Greg Dixon is deputy editor of Canvas.

Greg Dixon: A real touch of class

John Spencer, the 11th Duke of Marlborough plays tour guide.
John Spencer, the 11th Duke of Marlborough plays tour guide.

Thank God for Britain's class system.

Without those chinless toffs at the top, the bowler-hatted money-grubbing middle classes in the centre and the lovable working classes doffing their lovable cloth caps at the bottom, my television entertainment choices down the years would be so much the poorer.

Some of my favourite TV series - to name three, Brideshead Revisited, The Good Life, Auf Wiedersehen Pet - have been saturated in British class consciousness, comment, clashes and observation. Even from the other side of the planet, you cannot help but understand that there is us, there is them and there is the other lot.

Of the three classes, I have to say (sorry Auf Pet's Oz and Barry and The Good Life's Tom and Barbara) that I find the toffs vastly more entertaining than the rest (only on TV, of course). This is why I approached the first episode of The Aristocrats (7.30pm, Fridays, Prime) with such relish.

This is not a class-conscious comedy. Nor is it a class-conscious drama.

It is a class-conscious documentary. Though the series' first part, The Aristocrats: Blenheim Palace, about the 11th Duke of Marlborough, his heir and their vast country pile, was certainly a documentary with laughs and plenty of drama.

Made by a Bafta-winning documentary-maker called Patrick Forbes, it was a study of a family in crisis, which was why Forbes chose to open the programme by quoting the opening sentence of Tolstoy's Anna Karenina: "Happy families are all alike; every unhappy family is unhappy in its own way."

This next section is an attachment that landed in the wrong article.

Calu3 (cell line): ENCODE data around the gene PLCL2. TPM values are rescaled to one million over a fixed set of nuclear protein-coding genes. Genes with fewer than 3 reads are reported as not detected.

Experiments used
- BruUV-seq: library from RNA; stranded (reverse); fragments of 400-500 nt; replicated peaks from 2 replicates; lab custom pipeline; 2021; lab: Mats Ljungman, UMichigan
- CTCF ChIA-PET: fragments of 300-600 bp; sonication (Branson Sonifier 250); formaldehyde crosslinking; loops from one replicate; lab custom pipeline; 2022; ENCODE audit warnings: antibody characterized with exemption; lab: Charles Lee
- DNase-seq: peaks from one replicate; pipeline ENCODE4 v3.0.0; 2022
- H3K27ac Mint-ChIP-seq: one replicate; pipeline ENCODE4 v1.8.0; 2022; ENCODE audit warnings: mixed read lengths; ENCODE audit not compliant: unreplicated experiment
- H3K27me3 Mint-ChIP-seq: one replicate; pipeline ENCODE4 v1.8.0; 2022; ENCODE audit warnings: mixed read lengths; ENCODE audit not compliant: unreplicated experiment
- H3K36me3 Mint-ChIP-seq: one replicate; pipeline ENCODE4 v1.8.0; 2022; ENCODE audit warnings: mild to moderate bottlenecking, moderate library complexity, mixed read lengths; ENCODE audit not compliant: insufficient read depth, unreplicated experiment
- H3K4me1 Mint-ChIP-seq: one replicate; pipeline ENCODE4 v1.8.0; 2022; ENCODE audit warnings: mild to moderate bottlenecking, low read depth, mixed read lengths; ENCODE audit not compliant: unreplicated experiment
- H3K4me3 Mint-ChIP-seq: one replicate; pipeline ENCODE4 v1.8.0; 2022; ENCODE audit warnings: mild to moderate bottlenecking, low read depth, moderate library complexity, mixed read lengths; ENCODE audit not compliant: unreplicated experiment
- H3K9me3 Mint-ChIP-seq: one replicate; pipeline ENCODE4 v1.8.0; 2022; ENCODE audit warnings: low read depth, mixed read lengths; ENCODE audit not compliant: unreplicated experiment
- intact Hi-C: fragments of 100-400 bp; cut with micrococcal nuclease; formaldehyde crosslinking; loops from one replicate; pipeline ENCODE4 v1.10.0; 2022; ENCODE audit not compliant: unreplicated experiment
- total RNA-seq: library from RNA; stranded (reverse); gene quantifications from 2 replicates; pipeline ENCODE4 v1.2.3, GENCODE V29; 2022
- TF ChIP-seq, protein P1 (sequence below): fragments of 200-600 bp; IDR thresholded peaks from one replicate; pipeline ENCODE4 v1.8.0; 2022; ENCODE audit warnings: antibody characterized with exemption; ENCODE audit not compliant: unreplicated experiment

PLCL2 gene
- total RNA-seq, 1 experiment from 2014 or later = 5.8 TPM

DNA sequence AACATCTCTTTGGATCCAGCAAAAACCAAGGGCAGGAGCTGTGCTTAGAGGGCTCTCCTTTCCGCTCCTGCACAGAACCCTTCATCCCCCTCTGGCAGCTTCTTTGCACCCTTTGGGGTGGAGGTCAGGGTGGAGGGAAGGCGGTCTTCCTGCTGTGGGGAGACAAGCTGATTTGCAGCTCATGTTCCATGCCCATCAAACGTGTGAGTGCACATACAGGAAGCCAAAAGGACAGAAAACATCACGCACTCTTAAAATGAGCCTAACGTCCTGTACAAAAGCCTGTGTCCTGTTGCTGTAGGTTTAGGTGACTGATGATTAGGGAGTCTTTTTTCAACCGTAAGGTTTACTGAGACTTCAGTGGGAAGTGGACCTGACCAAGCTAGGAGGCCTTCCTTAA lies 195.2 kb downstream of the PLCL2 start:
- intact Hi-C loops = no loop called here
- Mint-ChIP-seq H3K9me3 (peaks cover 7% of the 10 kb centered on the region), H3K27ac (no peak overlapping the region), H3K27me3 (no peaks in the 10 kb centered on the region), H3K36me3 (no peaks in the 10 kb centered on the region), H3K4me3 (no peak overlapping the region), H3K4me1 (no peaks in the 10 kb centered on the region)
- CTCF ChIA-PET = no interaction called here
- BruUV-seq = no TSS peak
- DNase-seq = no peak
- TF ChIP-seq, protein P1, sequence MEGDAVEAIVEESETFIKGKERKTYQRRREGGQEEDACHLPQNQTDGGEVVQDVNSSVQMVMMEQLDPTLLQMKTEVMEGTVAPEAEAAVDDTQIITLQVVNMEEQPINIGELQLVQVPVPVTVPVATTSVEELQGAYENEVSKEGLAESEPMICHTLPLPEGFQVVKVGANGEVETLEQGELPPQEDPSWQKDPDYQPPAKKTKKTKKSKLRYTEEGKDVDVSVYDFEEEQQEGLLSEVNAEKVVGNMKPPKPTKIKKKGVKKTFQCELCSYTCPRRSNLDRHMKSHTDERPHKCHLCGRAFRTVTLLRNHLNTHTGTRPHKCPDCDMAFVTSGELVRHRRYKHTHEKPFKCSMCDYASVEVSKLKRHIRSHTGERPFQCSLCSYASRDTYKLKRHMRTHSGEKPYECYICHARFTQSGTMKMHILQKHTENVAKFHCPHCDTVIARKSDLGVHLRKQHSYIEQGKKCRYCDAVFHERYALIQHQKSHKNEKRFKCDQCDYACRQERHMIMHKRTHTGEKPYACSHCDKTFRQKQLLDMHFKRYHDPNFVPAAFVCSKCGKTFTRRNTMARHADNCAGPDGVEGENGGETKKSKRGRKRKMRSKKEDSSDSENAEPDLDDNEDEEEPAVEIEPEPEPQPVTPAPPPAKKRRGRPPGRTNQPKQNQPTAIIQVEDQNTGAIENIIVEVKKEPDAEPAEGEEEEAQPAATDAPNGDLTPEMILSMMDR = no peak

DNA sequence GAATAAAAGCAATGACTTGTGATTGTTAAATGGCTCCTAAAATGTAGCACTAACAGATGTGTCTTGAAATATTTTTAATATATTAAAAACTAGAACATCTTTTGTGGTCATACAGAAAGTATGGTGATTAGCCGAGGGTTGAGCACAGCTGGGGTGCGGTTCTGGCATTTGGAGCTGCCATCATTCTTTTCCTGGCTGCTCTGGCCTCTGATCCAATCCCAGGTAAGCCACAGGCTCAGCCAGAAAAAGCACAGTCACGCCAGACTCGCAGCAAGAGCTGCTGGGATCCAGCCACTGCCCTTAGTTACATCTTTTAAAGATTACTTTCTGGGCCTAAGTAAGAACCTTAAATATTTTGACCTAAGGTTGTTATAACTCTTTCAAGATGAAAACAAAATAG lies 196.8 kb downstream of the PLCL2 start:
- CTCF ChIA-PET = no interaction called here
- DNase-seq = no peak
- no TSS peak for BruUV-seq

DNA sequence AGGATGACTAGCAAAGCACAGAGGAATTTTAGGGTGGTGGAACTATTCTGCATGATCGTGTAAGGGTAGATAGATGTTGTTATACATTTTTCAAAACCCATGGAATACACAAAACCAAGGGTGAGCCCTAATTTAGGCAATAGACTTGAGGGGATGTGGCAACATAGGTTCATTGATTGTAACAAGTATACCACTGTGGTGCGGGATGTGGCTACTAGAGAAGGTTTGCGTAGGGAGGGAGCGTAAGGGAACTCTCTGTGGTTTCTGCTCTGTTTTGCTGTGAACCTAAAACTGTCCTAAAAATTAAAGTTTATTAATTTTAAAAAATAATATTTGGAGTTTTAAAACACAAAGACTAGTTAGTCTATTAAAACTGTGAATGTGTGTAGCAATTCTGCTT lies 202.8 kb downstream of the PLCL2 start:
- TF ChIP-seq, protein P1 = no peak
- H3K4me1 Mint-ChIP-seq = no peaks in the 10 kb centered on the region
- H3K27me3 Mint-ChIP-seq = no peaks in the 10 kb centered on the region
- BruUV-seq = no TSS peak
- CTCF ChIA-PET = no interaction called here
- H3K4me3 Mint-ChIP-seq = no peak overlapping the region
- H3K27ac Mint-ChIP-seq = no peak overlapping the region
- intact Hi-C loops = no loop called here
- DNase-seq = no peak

The Spencer-Churchill family, for it is they who own Blenheim, are unhappy in their own way because the present duke, an 86-year-old ex-Guards officer called John, and his eldest son Jamie, the Marquess of Blandford, fell out rather dramatically in the 1990s after the latter ended up doing porridge because he was a coke-head.

The father tried to disinherit the son from the palace (one of the biggest in England, bigger even than the Queen's official residence, Buck House), which the father, 11th Duke, had in the meantime turned into a upmarket tourist trap for the middle and lower classes.

We find father and son (who has recovered from his wild years and now has a family of his own) trying to rub along in spite of the old wounds.

Forbes, who seems to have been granted quite extraordinary access, played a straight bat on the feud. He let father and son say their piece and - how rare for so much television documentary and current affairs these days - let the audience make up their own minds about these very different men.

I just wished Forbes had shown us a bit more of the palace, which would clearly be a bloody brilliant place to spend a day. It's got a huge forecourt and what look like amazing gardens, and it might have been nice if he'd let the viewer be just another tourist for a bit.

The family's quite clearly fascinating history (Sir Winston Churchill is a distant relative) was given only a once-over-lightly at the very beginning show. But I suppose, when you have family whose present generation is as f***ed up as this, who cares about the 18th century?

In any case, I can't wait for the other three episodes for the simple reason that if happy families are all alike then unhappy families are completely madly entertainingly mental in their own ways.

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Greg Dixon is deputy editor of Canvas.

Canvas deputy editor Greg Dixon has spent more than 20 years working as a journalist for the New Zealand Herald and North & South and Metro magazines. He has been deputy editor of Canvas since 2008 and has won awards for his writing and editing, but would have preferred a pay rise.

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